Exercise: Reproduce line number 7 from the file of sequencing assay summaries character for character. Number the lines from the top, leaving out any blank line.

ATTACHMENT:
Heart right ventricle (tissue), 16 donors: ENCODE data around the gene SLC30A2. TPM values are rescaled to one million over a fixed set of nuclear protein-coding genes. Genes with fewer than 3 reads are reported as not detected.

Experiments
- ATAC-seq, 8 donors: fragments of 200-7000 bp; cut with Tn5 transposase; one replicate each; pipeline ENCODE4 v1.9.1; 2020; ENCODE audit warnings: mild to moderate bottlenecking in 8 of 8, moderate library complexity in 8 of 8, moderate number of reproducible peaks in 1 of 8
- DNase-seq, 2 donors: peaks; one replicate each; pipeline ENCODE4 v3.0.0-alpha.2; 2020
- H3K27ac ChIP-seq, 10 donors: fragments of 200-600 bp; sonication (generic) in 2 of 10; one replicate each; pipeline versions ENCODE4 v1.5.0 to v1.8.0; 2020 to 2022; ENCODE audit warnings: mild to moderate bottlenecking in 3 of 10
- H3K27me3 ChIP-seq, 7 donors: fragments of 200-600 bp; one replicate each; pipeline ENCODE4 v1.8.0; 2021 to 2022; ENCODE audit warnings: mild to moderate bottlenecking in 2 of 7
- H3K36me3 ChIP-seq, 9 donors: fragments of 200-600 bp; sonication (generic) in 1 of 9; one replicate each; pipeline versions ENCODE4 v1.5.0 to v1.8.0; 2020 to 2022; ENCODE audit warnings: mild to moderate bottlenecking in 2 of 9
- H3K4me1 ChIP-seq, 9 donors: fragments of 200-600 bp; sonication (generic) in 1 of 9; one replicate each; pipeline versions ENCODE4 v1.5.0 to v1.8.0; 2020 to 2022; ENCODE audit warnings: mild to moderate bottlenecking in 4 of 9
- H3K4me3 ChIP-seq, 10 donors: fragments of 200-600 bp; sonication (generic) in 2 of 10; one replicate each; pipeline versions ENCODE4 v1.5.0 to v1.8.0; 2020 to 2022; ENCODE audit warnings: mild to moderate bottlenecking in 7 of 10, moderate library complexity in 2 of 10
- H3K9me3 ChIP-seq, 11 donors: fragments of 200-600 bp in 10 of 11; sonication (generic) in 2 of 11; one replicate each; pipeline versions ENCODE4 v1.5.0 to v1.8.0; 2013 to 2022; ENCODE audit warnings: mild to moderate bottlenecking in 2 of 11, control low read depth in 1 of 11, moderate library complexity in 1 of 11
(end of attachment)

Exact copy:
- H3K36me3 ChIP-seq, 9 donors: fragments of 200-600 bp; sonication (generic) in 1 of 9; one replicate each; pipeline versions ENCODE4 v1.5.0 to v1.8.0; 2020 to 2022; ENCODE audit warnings: mild to moderate bottlenecking in 2 of 9